Thursday, May 14, 2009

30 Second Post

I am at home. On the couch, snuggled under a blanket.


Thanks for being good today.

Saturday, May 2, 2009

Sweet Music. Good Life. Bye, Dad.

It is almost midnight. I am sitting on the toilet lid in my underwear, my hair covered with farewell-grays-goop, piled on top of my head. Metaphorically, I am wearing a head full of existential protest, with the dial turned to AGING. My head is covered in Already-Turning-Brassy-NO-NO-NOT-YET-NOT-ME. I am thinking of you.

Hi Dad. Welcome to my bathroom. I am always your daughter.

You died on Wednesday. I have been sad, and more than a little lonely thinking of you these past couple of days. I read your obituary tonight, after talking to Leigh, and I want to add some things, because right now I have some time to kill (25 minutes actually) so I thought that would work for us, because you and I were always Nice N’ Easy like that, no?

First of all, I was glad that your obituary mentioned that you were a master craftsman, but I wish people could have known about your beautiful hands. I always thought your hands were your strongest feature. I liked that they had a kind of square shape to them; I’m not sure why but something about them added to my understanding of who you were. I think it is because that your working with your hands and my writing (even when it includes bad hair-dye puns) have a lot in common – it is how we each make sense of this world.

Your hands were just as good at brushing long, tangly hair for three squirmy girls as they were at building and playing the guitar. I think master craftsman could also be extended to nice, neat braiding, and ponytails that turned out mostly straight. I even suspect that you could build such beautiful guitars because you got lots of fine-motor-skills practice by fastening the small buckles on sandals and delicately placing Hello Kitty band-aids on scraped elbows.

Listen. Its very comforting to remember the You from my childhood. Because the truth is, you, mom, me and Sarah and Leigh, we had a beautiful childhood together. There were birthdays and holidays and family trips to the beautiful blue Pacific Ocean. And the inevitable SEARCH FOR LEIGH ANN’S SHOES that precluded each outing. There was watching you fix anything and everything; cars, furniture, cabinets, floors, and countertops all come to mind. There was also just being at home and listening to you play guitar when we were supposed to be in bed sleeping. Or wishing you would not play your guitar while the Muppet Show was on.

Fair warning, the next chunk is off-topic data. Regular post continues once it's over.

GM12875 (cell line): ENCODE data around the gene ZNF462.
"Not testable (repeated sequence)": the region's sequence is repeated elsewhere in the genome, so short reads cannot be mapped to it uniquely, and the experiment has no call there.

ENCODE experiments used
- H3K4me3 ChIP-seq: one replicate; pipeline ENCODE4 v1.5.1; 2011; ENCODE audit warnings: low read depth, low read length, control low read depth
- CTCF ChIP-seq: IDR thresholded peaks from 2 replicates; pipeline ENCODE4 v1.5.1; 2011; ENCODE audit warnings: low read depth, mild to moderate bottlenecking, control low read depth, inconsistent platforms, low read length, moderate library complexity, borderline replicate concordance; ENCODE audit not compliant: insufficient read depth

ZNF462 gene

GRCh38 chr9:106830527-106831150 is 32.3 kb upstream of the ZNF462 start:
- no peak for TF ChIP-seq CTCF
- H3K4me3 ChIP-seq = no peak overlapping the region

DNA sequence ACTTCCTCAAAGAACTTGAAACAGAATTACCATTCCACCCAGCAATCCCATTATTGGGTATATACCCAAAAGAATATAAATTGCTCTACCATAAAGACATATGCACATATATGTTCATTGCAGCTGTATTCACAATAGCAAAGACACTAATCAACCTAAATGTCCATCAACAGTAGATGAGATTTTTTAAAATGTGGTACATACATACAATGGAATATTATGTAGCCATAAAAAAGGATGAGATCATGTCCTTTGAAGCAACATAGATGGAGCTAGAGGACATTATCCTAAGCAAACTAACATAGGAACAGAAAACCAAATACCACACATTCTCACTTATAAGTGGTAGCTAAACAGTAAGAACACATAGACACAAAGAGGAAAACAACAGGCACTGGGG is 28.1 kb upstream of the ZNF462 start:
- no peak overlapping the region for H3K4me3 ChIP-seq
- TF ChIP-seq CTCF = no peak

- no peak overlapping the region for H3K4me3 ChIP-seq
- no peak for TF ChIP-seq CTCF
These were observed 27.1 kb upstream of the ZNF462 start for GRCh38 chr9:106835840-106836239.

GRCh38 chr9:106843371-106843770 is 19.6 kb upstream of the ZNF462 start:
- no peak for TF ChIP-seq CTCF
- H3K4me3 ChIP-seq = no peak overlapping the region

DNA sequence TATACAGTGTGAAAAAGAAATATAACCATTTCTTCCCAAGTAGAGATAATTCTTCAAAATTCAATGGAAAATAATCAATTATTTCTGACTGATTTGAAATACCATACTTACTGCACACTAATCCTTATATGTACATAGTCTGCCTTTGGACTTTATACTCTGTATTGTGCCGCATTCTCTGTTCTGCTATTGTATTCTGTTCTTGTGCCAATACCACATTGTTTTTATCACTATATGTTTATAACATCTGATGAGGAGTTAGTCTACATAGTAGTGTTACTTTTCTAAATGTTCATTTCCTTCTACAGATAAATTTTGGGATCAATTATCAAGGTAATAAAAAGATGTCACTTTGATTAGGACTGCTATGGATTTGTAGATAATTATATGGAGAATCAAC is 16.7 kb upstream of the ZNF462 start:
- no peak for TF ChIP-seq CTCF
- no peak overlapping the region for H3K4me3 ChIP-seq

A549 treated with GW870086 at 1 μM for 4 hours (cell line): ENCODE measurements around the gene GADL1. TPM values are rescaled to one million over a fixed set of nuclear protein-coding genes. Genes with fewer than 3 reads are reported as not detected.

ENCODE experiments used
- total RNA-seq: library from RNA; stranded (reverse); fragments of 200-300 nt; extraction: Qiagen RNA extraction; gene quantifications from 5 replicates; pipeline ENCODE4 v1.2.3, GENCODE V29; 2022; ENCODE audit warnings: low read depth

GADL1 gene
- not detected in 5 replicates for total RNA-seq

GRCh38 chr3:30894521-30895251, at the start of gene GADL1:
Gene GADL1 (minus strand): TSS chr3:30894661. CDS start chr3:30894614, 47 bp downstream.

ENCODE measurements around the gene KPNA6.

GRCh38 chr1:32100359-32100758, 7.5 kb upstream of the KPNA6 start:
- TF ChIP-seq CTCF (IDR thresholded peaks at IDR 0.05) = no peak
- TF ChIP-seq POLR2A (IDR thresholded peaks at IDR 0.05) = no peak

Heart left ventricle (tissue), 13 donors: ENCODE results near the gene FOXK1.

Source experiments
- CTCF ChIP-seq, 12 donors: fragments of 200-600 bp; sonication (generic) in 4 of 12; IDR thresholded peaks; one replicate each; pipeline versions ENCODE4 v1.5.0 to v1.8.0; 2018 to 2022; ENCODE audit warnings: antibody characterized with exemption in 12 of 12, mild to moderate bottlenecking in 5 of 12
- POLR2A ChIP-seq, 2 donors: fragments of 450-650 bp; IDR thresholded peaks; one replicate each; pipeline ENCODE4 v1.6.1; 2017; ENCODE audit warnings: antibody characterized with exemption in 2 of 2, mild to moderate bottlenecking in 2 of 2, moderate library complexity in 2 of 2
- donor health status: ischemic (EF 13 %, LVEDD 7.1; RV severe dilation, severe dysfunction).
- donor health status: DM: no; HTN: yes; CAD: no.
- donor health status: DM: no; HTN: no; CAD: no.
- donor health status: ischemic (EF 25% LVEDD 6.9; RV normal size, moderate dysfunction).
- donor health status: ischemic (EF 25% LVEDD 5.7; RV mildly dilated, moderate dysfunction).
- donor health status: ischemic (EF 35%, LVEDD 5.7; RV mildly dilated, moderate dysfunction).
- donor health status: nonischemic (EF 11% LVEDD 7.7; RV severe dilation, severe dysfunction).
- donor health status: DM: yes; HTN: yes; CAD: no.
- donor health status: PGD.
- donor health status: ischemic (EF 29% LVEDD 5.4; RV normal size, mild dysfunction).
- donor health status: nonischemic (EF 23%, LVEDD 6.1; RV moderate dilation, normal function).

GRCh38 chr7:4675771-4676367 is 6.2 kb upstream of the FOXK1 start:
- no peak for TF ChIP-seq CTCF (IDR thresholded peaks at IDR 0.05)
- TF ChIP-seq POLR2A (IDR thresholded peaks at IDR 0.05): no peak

Death sucks, Dad. I know you understand what I mean. Nothing is black-and-white. Life. Love. Death. It is all shades of Gray. Gray! Gray! Gray! Everything is gray, except, now, for my hair. For four to six more weeks, I have a reprieve from that, at least. But my scalp is tingling and my time is almost up too.

We forgot, Dad. I think that the five of us forgot what was important somewhere along the line. We were not brave and we each jumped through our own escape hatch. But I did not know it until after you were gone this week.

I am not blaming because there is no one to blame. But the thing is Dad, I can’t move on, we can’t move on, until we all figure out what it is we are moving on from – you know? I am the oldest. Older than Justin, even. By a few months anyway. So I have to figure this out because I am supposed to Take Care of My Sisters. Remember? It is my sacred charge. Girls are strong but not strong when it comes to their Daddy. Leigh’s heart is broken. Sarah feels abandoned. I don’t know how to make it better for them.

Because there was not much opportunity to see you or talk to you for a long time now. I know why. You did not want anyone to see you because you thought you were weak. I did not try very hard to see you because I was weak. I thought it would be an intrusion. But now that I am a mom, I can see the great value in intruding on those that you love. I should have pried-my-tongue-out-of-my-cheek, and intruded on your life at every opportunity. I am sorry. If I had been as intrusive I should have been, your obituary also would have mentioned that you had a laugh that reminded me of Garden Gnomes, and it complimented your crinkly eyes.

That said, I wanted to clear things from my end. You once sat me down and we had the first of many a great talk. You explained to me that you and Mom were going to get married, and that you were going to be my Dad. You told me that You and Sarah and I were extra special because we chose each other. I am grateful that you chose me Dad. I want you to know that I chose you too. Everyday. Together or not.

I love you.

Your daughter,